Economic Crisis Is 'Unfortunate Opportunity' for Health Researchers

Downturn is a natural experiment for scientists studying the health effects of socioeconomic factors.

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PALM HARBOR, FLORIDA—In a presentation this morning at a conference on cardiovascular health, one researcher described a thin silver lining in the current economic downturn. Karen Matthews of the University of Pittsburgh told listeners that she sees the global economic crisis as an "unfortunate opportunity" for researchers to examine the health effects of socioeconomic changes such as job loss and employment-related stress. With so many people losing homes, jobs, or wealth, these hard times represent what epidemiologists call a "natural experiment," that is, a situation of changing circumstances that—while helpful to study for scientific purposes—would never be ethical to impose on people for the sole purpose of studying the effects.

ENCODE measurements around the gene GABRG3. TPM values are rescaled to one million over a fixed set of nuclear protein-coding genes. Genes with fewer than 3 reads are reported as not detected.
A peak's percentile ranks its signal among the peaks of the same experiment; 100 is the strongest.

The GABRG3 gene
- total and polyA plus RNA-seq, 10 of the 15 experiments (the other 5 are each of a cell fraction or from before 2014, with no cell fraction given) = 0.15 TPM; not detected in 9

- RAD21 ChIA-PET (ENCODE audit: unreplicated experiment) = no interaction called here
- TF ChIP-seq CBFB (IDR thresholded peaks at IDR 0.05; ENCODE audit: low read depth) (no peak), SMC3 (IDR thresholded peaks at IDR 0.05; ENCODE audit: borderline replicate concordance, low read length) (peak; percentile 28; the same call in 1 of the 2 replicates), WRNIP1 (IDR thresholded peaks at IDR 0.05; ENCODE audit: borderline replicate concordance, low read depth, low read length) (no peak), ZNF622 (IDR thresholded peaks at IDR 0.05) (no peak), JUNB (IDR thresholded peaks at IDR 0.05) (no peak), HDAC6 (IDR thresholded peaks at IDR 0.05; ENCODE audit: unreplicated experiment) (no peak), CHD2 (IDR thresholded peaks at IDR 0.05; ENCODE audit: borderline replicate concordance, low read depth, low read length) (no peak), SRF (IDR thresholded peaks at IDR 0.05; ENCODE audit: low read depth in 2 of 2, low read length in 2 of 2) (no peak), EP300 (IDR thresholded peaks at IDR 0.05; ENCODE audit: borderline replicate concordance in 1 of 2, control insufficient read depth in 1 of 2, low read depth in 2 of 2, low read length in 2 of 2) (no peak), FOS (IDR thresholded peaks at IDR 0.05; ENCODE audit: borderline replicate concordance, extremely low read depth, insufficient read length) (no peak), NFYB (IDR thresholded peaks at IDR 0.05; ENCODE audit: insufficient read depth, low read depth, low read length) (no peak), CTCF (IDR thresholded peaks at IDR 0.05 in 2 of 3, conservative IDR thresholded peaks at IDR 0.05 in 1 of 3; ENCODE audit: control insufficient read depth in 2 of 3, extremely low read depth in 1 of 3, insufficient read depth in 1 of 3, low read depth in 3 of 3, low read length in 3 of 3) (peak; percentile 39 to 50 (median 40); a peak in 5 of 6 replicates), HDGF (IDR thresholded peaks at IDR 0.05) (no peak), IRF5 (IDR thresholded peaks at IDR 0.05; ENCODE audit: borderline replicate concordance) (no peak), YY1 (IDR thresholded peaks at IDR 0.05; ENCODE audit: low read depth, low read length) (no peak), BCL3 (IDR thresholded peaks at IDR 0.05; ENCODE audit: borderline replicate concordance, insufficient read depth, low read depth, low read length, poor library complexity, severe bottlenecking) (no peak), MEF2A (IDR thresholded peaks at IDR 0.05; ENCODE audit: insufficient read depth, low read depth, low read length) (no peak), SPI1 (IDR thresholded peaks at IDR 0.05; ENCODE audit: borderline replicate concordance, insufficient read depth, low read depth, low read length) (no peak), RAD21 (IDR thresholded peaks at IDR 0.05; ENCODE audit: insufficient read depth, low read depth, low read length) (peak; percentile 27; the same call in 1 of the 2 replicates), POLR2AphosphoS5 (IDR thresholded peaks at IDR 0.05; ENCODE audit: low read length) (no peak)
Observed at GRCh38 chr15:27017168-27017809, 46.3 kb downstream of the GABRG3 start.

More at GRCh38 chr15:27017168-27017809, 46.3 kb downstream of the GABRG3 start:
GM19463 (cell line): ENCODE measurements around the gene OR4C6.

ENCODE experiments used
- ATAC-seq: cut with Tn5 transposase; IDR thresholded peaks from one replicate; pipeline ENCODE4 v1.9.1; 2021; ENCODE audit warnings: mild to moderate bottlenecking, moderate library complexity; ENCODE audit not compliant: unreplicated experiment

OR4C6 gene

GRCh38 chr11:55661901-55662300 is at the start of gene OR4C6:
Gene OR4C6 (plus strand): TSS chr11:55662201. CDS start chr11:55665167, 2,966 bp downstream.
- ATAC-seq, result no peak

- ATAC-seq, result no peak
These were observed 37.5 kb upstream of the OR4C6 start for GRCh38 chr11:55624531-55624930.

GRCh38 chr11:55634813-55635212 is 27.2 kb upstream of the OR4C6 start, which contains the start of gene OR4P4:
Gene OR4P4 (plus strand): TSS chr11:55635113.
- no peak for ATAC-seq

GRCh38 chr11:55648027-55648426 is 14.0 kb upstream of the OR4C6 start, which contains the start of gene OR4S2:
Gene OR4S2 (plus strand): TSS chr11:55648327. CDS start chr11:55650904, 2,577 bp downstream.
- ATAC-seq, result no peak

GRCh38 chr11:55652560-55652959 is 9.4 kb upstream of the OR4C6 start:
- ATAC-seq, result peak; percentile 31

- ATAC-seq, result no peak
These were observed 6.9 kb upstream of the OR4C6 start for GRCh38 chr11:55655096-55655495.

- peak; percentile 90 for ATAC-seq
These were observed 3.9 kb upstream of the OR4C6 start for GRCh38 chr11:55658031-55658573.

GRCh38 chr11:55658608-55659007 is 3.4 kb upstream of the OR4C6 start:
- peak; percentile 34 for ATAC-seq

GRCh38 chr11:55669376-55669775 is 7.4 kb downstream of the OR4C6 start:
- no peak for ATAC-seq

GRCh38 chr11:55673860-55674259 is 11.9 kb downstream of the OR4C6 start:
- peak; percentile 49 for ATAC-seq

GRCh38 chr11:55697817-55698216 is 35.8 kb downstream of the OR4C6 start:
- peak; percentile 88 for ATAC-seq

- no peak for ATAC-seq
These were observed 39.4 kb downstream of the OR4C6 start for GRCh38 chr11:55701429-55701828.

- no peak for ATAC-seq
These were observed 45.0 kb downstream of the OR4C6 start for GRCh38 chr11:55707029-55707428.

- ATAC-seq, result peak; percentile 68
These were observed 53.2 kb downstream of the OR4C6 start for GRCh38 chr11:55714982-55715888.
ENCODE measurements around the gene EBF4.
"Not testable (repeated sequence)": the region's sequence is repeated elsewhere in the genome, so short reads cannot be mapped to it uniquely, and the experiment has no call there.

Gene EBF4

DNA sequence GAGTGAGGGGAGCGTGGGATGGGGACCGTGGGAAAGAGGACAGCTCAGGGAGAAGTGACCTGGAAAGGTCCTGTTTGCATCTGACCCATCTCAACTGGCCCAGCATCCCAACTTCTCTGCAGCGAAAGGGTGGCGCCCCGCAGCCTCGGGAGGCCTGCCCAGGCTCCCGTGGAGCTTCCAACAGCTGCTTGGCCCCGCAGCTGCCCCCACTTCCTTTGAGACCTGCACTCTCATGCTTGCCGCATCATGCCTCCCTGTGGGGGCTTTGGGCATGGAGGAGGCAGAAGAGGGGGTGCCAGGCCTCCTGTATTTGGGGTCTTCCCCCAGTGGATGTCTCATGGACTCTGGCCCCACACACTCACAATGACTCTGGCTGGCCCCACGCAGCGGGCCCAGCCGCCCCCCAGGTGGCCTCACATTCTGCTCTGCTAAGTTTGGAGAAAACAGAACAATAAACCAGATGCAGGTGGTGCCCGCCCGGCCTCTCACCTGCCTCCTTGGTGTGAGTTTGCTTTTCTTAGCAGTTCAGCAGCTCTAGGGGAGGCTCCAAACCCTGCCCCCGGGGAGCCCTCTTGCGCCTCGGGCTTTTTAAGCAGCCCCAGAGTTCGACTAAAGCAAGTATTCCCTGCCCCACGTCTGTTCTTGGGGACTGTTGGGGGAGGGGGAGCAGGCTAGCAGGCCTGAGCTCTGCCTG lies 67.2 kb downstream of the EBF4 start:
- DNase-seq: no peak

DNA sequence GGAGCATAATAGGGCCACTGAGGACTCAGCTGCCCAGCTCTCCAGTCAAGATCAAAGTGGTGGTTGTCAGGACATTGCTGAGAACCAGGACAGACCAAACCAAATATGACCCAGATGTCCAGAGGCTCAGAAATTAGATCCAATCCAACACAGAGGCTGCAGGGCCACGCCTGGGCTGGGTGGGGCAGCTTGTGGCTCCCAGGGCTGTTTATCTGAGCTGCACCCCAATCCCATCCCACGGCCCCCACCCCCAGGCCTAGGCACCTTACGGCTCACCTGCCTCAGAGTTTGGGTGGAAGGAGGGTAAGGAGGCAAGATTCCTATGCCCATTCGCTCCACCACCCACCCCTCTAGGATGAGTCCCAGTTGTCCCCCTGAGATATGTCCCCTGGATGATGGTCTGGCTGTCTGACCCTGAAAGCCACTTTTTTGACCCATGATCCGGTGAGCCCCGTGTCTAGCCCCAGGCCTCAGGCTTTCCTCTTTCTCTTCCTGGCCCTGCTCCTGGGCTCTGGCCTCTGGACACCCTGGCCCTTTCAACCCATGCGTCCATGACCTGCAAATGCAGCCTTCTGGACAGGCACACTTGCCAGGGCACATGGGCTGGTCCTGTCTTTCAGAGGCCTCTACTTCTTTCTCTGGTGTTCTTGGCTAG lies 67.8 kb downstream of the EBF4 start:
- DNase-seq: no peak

Past natural experiments have yielded insights that researchers might never have gained if they'd confined their studies to lab experiments and clinical trials. For example, researchers have gleaned important information about the causes of schizophrenia by studying children born during the horrific Dutch Famine, which affected the population of the Netherlands during World War II, and those born in China during the Great Leap Forward, which also led to widespread hunger and starvation. Kids born to malnourished mothers in either of those times and places have been found to be particularly susceptible to schizophrenia.

By the same token, today's rising unemployment may give researchers a chance to understand the health effects of job loss (and fear of job loss). Numerous studies have linked stress to cardiovascular disease and other medical problems, and Matthews spoke about several of them in her presentation. One finding she mentioned particularly struck a chord: A Finnish study published a few years ago suggests that workers whose employers undergo major job cuts—even those workers who dodge the cuts and keep their jobs—are at greater risk of dying from cardiovascular disease.

That means anyone who works in an industry undergoing contraction is potentially at risk. And pretty much every industry (including journalism, my own) seems to be shedding jobs these days.